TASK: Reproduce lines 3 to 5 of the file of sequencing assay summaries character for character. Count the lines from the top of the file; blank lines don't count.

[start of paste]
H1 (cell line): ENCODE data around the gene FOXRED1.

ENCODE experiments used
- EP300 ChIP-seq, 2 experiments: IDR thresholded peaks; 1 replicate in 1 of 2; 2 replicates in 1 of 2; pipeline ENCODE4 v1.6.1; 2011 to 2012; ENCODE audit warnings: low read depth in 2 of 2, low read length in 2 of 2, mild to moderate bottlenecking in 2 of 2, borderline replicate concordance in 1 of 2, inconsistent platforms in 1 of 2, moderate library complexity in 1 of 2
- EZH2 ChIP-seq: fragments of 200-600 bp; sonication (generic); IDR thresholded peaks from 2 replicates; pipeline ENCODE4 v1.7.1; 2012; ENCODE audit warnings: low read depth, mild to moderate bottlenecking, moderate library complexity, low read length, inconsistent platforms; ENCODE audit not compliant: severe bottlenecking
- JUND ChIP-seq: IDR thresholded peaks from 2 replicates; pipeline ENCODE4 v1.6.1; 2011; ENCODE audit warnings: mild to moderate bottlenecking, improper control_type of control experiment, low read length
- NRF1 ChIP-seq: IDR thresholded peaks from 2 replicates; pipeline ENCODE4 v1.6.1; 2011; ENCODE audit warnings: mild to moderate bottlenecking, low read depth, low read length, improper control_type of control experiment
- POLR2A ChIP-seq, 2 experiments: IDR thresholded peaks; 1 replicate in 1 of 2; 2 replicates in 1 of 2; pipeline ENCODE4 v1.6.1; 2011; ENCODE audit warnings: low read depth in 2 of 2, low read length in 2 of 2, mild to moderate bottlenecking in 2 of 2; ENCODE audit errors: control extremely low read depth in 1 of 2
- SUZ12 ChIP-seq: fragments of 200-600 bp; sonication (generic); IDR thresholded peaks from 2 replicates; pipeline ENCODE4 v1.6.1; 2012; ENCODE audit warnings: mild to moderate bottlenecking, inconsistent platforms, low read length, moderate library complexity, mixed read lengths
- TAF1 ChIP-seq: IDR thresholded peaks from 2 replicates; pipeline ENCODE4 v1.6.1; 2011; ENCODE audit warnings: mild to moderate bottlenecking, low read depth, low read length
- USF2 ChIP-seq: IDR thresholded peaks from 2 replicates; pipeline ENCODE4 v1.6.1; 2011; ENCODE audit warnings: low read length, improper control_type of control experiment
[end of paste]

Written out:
- EP300 ChIP-seq, 2 experiments: IDR thresholded peaks; 1 replicate in 1 of 2; 2 replicates in 1 of 2; pipeline ENCODE4 v1.6.1; 2011 to 2012; ENCODE audit warnings: low read depth in 2 of 2, low read length in 2 of 2, mild to moderate bottlenecking in 2 of 2, borderline replicate concordance in 1 of 2, inconsistent platforms in 1 of 2, moderate library complexity in 1 of 2
- EZH2 ChIP-seq: fragments of 200-600 bp; sonication (generic); IDR thresholded peaks from 2 replicates; pipeline ENCODE4 v1.7.1; 2012; ENCODE audit warnings: low read depth, mild to moderate bottlenecking, moderate library complexity, low read length, inconsistent platforms; ENCODE audit not compliant: severe bottlenecking
- JUND ChIP-seq: IDR thresholded peaks from 2 replicates; pipeline ENCODE4 v1.6.1; 2011; ENCODE audit warnings: mild to moderate bottlenecking, improper control_type of control experiment, low read length